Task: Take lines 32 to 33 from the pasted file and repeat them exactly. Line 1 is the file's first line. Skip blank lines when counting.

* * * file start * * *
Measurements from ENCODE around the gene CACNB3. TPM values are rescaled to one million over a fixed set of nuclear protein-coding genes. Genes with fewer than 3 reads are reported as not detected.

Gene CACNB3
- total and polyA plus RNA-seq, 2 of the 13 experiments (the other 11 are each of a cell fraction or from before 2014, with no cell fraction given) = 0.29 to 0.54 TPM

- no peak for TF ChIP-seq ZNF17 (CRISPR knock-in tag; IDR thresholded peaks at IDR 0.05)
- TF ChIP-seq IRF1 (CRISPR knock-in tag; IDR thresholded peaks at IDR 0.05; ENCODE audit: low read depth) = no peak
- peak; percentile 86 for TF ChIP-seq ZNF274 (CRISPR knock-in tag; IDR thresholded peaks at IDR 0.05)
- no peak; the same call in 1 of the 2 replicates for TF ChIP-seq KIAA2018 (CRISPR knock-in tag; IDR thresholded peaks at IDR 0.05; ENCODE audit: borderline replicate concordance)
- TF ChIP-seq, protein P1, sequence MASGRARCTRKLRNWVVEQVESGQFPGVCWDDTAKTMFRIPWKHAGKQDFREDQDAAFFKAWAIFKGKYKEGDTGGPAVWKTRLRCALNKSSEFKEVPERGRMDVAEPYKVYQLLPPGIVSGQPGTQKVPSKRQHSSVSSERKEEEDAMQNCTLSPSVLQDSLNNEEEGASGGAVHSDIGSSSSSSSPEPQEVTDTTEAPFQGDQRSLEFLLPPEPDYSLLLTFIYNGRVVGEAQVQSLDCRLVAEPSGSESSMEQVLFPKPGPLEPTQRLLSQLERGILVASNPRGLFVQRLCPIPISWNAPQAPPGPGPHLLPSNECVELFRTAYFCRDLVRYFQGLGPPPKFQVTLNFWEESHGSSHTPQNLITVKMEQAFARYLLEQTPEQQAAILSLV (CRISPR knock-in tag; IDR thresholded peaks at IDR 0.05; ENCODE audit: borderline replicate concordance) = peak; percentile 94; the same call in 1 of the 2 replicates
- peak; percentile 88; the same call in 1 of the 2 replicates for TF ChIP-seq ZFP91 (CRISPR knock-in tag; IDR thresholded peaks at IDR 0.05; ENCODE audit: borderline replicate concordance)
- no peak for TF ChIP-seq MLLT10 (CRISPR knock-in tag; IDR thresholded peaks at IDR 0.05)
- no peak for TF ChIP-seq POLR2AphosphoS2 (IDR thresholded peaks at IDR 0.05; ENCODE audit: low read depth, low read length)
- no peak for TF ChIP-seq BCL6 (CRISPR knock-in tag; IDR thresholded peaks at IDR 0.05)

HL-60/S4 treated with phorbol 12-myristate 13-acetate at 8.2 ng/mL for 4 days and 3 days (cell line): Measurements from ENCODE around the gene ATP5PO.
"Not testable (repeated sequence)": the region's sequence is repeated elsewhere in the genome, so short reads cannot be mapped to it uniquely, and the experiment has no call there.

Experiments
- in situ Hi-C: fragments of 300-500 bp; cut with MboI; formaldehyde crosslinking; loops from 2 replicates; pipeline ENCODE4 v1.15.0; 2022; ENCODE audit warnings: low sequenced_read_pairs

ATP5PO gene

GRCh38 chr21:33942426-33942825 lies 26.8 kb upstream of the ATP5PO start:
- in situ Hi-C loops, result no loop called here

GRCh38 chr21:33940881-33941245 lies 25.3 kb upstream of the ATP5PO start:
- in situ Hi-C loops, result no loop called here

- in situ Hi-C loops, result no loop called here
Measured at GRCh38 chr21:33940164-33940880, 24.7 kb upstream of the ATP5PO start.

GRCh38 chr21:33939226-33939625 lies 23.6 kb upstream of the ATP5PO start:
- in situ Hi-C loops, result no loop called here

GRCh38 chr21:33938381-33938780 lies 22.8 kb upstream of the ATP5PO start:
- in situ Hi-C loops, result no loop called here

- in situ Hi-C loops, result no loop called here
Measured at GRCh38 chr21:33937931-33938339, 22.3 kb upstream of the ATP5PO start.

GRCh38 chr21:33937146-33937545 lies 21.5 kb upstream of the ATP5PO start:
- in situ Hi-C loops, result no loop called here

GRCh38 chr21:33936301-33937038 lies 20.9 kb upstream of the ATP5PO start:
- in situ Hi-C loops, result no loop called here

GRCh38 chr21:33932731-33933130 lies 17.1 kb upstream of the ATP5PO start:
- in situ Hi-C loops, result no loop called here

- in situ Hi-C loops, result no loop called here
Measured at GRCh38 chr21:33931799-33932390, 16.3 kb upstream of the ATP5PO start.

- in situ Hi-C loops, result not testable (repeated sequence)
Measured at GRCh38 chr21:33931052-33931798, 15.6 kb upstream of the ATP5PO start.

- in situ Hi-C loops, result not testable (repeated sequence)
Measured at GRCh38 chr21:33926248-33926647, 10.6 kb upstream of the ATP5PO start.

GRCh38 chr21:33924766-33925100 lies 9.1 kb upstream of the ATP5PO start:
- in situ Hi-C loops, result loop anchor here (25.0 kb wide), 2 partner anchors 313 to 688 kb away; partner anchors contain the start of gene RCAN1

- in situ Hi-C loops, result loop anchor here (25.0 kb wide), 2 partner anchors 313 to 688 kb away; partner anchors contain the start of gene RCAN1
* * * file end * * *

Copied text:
GRCh38 chr21:33936301-33937038 lies 20.9 kb upstream of the ATP5PO start:
- in situ Hi-C loops, result no loop called here